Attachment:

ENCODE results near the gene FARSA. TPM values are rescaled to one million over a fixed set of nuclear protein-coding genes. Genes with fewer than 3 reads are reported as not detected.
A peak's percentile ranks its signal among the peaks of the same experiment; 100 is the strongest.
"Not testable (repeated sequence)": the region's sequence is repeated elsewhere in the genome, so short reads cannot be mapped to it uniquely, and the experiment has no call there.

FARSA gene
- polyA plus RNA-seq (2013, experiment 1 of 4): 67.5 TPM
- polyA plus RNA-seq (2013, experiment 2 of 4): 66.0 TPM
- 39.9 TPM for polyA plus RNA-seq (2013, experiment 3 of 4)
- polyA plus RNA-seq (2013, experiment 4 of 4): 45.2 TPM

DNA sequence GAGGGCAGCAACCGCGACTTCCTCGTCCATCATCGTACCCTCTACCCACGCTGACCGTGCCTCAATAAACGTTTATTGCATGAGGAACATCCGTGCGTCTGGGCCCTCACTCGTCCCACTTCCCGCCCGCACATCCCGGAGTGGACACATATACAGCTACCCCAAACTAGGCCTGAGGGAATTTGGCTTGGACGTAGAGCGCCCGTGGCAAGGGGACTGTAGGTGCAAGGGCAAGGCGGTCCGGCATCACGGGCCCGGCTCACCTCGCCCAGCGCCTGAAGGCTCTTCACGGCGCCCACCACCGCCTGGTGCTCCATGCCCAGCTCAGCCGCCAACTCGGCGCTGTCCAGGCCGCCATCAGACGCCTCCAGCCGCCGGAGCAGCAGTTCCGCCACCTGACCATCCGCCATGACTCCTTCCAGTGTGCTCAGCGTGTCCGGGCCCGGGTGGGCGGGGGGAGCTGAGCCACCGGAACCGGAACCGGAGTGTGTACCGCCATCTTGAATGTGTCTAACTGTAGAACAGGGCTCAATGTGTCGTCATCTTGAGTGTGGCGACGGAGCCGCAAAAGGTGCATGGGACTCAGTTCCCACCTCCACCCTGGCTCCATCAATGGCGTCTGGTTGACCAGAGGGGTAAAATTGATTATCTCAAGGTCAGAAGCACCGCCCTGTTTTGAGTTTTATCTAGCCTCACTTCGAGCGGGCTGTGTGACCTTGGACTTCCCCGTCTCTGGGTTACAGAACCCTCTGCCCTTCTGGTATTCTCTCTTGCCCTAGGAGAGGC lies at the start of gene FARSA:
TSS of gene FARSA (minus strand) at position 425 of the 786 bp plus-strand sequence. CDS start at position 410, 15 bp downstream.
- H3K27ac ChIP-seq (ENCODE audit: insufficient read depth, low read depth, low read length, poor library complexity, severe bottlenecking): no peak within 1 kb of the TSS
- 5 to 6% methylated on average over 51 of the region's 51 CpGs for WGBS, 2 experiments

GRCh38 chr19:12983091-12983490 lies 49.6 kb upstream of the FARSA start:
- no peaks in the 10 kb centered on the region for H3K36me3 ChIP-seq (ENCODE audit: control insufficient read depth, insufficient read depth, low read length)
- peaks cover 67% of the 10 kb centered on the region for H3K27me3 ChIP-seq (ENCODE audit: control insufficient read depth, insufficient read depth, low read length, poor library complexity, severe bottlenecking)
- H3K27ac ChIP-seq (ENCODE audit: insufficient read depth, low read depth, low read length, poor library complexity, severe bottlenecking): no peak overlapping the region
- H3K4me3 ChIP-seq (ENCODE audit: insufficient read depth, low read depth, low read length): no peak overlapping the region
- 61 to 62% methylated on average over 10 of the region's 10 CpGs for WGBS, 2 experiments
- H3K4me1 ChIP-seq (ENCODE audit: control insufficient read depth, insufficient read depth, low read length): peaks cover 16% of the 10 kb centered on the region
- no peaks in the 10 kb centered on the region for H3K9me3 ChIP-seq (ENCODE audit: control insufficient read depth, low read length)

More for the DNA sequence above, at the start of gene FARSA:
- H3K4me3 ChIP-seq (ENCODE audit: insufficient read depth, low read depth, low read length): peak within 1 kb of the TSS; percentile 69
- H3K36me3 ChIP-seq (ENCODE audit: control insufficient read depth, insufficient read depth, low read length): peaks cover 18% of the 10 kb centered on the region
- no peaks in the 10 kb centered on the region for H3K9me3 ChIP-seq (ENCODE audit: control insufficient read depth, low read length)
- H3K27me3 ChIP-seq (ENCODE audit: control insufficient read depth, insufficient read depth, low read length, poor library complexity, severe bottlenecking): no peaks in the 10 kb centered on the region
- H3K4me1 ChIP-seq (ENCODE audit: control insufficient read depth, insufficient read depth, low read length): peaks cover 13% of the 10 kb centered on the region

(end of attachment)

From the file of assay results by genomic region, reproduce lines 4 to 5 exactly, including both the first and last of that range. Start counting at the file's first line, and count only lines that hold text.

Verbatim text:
FARSA gene
- polyA plus RNA-seq (2013, experiment 1 of 4): 67.5 TPM